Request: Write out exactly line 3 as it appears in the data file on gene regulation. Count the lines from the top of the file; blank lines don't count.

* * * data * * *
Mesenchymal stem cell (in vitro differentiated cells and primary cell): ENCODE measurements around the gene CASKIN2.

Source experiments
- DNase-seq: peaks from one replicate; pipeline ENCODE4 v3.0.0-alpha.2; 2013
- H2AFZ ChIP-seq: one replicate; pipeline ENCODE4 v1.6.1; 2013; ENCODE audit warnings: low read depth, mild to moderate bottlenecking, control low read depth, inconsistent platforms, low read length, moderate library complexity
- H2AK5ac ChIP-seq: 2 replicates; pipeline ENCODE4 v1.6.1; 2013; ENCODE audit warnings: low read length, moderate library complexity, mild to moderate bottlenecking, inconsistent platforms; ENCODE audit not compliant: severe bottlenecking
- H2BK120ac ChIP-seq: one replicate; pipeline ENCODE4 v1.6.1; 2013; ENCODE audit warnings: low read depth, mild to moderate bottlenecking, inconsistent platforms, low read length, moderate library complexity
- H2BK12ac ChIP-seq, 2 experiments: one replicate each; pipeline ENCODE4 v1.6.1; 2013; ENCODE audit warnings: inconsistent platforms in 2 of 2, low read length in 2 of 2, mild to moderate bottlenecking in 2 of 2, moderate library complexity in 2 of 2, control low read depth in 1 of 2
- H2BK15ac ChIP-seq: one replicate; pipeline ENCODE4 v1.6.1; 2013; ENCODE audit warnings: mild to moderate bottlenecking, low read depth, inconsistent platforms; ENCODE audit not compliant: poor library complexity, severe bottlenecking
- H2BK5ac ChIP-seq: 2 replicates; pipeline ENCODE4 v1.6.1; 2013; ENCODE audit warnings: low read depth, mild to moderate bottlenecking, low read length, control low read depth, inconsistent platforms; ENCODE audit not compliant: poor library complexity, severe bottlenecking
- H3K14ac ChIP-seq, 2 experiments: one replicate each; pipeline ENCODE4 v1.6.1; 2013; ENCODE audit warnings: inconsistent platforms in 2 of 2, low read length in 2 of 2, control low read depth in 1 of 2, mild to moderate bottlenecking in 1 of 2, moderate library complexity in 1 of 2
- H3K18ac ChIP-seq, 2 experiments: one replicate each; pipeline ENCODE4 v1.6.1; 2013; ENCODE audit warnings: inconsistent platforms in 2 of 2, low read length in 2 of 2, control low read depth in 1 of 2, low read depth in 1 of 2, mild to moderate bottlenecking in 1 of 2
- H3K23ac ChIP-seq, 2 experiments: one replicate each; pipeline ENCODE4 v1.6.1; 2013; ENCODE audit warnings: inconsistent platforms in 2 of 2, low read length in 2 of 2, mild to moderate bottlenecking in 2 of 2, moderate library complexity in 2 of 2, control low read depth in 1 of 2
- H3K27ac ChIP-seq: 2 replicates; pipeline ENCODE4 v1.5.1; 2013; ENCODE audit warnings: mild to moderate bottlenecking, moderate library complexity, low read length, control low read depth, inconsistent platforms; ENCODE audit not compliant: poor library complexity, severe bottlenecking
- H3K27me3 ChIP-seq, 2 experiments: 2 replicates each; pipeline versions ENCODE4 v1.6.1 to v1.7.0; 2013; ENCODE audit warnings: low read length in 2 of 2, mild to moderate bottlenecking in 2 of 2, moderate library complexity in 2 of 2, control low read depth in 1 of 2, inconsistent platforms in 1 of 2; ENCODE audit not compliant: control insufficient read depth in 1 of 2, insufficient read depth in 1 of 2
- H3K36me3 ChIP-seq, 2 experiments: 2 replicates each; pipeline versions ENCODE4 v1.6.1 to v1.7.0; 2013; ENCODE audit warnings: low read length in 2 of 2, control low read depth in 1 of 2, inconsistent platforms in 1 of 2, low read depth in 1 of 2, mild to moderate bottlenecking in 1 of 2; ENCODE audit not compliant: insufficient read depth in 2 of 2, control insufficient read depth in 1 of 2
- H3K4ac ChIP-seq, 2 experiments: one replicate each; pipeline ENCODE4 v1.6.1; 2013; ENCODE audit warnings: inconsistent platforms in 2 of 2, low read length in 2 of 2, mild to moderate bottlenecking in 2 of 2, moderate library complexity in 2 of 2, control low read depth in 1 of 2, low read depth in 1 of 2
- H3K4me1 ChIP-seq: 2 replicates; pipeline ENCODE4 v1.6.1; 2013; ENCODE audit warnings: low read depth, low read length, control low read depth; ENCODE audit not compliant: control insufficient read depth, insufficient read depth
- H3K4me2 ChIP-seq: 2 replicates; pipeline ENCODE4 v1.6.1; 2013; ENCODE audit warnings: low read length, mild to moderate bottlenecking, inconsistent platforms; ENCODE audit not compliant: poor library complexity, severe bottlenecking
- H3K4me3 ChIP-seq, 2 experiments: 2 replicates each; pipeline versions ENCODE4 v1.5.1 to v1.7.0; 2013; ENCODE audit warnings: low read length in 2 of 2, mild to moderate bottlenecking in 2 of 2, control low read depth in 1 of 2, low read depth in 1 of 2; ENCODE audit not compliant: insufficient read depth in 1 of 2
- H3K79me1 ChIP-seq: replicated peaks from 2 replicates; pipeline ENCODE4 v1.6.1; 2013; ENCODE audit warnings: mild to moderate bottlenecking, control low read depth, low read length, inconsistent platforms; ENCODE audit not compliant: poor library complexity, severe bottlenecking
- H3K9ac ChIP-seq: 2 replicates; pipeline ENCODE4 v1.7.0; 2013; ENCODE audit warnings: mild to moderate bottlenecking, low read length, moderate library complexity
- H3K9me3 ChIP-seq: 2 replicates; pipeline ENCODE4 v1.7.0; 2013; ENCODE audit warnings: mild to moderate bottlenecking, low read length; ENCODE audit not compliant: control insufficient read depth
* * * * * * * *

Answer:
- DNase-seq: peaks from one replicate; pipeline ENCODE4 v3.0.0-alpha.2; 2013